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SOMA Magazine » Archive » Guess Who?
Guess Who?

It is always an interesting moment when a scan of someone’s hand arrives here at SOMA. Palms have been sent to us from around the world—from bustling tech savvy Tokyo design offices to a small copy center in Northern India that serves as an all-in-one grocery/Internet/clothing/rental car store.

In the past, this section has featured icons like Marc Jacobs, Raf Simons, Patti Smith and Howard Zinn, and Grandmaster Flash. SOMA’s palm reader, who always asks that we refer to her by first name only, has received these anonymous hands for years. We never drop any hints as to whom they belong to, yet she has shown an uncanny ability, time and time again, to illuminate specific characteristics of people by simply following the lines in their palms.

For this month’s Hand Signal we decided to have a bit of fun and make the section even more interactive than before. On the opposite page is a scanned palm of a special mystery person. In the spirit of the holiday season, we are offering a free, year-long subscription to the first 100 readers who can correctly guess whose hand it is. To weigh in, email us at editorial@somamagazine.com with the subject line “Holiday Hand Signals.” See if your investigative skills can win ten more issues.

So, what do you do for a living?
I’m a publisher.

What kind of publisher?
I publish one of the longest running independent magazines in the country.

Have you always been in the publishing industry?
No. Not even close. I started off as a nuclear and civil engineer. From there I went on to the restaurant and club business. After driving all of the yuppies into the art communities, I started to have a guilty conscience, so I decided to launch a magazine to support the creative community.

Was there a moment when it crystallized for you to jump into this business?
Early on I did it to support the art communities, and later I realized that this is the best thing that ever happened to me. I always wanted to be a teacher and a mentor, and knowing that kids are a pain in the neck these days and teachers are underpaid, used and abused, and under-appreciated, I decided that the magazine was the best way for me to be a mentor and teacher. The publication finds young talented kids, brings them on board, trains and guides them, and launches their careers. Most of them wind up becoming some of the most talented professionals in the industry.

Who are your heroes?
One of my heroes is Deng Xiaoping who, after being purged from power twice, transformed China from the backward third-world country to the economic superpower it is today. My other heroes are Noam Chomsky, Jimmy Carter and Doctors Without Borders.

What is it about the artistic community that inspires you?
I’m a visual artist and when I started off in a certain neighborhood I realized that I almost made too many cosmetic changes with the restaurants and clubs. But I recognized that there was a reservoir of creativity and studios there, so I decided to help those people. I was a pioneer of sorts, and mobilized the neighborhood with my projects and commissioned artists to show their work on a monthly basis, trading them with food credits.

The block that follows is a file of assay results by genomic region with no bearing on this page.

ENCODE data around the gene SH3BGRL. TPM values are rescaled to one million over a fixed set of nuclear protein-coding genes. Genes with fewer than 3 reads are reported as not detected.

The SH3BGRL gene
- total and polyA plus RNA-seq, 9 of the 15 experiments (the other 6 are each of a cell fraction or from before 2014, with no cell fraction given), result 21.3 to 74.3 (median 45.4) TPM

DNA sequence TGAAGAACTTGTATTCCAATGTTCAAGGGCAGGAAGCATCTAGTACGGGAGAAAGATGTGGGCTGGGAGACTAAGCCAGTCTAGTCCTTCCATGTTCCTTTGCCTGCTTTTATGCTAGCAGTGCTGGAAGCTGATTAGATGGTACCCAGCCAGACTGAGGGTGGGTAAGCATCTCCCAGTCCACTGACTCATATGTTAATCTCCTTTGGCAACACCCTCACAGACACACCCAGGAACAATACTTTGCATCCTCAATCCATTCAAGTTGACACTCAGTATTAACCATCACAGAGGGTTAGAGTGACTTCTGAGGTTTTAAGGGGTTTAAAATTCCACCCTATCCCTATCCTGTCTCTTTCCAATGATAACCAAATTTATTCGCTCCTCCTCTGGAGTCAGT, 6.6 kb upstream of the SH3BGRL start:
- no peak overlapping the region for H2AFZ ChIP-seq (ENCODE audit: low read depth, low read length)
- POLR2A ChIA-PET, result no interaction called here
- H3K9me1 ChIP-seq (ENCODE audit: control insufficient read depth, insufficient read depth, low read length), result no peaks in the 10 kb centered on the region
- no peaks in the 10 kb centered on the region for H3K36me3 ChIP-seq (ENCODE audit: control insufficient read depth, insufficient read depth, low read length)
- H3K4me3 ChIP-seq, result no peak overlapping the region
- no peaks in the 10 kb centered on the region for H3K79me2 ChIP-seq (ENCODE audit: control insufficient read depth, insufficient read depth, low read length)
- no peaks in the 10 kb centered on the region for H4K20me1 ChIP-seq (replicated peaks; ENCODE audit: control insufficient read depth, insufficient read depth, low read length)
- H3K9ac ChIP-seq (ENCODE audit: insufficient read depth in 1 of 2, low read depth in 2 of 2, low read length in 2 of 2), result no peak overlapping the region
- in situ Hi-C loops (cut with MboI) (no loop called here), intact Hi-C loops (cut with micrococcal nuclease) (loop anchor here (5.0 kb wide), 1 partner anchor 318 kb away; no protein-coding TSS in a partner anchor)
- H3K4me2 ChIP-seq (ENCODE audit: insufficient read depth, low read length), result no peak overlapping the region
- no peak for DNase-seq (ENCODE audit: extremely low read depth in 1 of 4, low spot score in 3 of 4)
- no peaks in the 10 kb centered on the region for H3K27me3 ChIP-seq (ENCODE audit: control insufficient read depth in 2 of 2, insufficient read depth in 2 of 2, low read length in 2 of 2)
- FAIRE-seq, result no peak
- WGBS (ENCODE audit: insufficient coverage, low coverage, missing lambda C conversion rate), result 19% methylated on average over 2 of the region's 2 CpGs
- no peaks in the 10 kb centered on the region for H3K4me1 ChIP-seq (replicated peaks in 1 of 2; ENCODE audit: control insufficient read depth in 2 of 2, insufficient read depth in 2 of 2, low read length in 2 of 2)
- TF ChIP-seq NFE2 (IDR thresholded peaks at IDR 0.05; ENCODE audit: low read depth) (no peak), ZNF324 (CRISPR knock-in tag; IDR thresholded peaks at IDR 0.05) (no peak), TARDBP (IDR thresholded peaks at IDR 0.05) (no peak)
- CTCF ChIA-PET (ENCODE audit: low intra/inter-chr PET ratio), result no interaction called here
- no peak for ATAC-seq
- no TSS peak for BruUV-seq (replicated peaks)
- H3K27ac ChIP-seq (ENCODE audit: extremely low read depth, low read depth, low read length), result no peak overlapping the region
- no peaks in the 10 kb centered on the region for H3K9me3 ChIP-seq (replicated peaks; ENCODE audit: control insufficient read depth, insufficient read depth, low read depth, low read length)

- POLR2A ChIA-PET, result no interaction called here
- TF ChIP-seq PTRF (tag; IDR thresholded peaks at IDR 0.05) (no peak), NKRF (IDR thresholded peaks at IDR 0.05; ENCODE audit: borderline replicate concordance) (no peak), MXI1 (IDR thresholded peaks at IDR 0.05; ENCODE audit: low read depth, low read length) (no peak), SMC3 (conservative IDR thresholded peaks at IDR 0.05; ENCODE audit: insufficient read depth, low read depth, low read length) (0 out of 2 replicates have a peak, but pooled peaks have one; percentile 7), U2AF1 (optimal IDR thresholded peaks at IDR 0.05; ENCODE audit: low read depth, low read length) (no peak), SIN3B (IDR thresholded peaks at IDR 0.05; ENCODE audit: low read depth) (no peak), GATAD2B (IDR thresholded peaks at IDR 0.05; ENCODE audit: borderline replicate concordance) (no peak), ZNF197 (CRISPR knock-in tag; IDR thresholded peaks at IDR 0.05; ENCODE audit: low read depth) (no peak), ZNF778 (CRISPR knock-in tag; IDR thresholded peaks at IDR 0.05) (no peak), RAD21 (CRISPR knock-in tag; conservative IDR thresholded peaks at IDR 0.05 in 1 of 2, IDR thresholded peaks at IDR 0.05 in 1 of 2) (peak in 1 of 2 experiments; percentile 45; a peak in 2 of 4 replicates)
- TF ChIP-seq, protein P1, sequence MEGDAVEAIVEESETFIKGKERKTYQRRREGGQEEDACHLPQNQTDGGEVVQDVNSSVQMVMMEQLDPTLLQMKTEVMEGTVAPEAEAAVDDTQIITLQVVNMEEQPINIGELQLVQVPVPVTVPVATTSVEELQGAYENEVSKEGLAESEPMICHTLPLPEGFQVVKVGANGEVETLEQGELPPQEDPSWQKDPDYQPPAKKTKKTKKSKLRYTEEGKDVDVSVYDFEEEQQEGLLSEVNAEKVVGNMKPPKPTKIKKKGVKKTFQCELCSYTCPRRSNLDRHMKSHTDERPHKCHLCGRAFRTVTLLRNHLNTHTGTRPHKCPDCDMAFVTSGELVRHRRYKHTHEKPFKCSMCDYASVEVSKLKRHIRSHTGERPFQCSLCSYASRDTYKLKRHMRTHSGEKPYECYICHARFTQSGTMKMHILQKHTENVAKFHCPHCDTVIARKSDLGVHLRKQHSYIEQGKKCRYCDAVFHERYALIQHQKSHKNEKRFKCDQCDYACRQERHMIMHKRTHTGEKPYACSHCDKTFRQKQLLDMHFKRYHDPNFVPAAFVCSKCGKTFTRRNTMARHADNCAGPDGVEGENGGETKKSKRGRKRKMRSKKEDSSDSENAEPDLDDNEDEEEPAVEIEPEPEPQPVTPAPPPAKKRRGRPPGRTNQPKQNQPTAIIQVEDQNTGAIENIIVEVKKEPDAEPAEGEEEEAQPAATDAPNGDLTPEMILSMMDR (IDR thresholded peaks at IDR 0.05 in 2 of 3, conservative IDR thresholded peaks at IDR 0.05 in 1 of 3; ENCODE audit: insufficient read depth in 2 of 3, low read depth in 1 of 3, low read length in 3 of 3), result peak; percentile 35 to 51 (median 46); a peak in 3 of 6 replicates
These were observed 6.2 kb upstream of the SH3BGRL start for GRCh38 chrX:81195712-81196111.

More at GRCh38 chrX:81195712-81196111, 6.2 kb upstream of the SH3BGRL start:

What has been the biggest change you have seen in the publishing industry over the years?
Well, because magazines are very tough businesses, unfortunately, it is difficult to survive. Magazines  are publishing more “advertorial articles” for their advertisers. That certainly makes it more difficult. But there are always thousands of young and ambitious kids who are willing to try and do something unique.

What kind of advice would you impart for those who are considering going into the publishing industry?
I won’t encourage anyone to go into the magazine business per se. It is a very challenging and difficult business and the survival rate is very low. I will, however, encourage people who have a passion for it to realize that success is not just in terms of money. Success can also be measured in how  this work moves your life and pushes the boundaries of your imagination. In the end, you should be looking forward to challenges and feeling good that you have done the best you could. For me, that is the most exciting thing.

So what’s the most rewarding thing about the job?
Month to month, you put together a beautiful product and unleash the talents of many young people.

What’s your favorite part of your magazine?
Well, every issue has themes. It’s very challenging and difficult to do this, but I feel that we do a remarkable job. Each section is unique and it is a real pleasure to see them all come together in the end.

– Patrick Knowles

Reading by Lena, who has no idea who this palm belongs to.

1. Strong spiritual bent, especially in the areas of communication. This person will tend to have long conversations with whatever gods or goddesses are around to listen.

2. Although they will tend to save and invest well, money will never be a deep interest or primary motivator. Motivations will always be love and intellectual stimulation.

3. A strongly dominant personality who will prefer to be in charge where mortals are concerned. They will argue a bit with the gods.

4. Flashing temper, but not a grudge holder. Gets mad and gets over it.

5. Will tend to be drawn to things of a theatrical nature, including in their sexuality. This is
an emotional rather than intellectual draw or appeal.

6. Extremely intelligent, of an intuitive bent. Will not over think things—except family matters.

THE SPRING ISSUE


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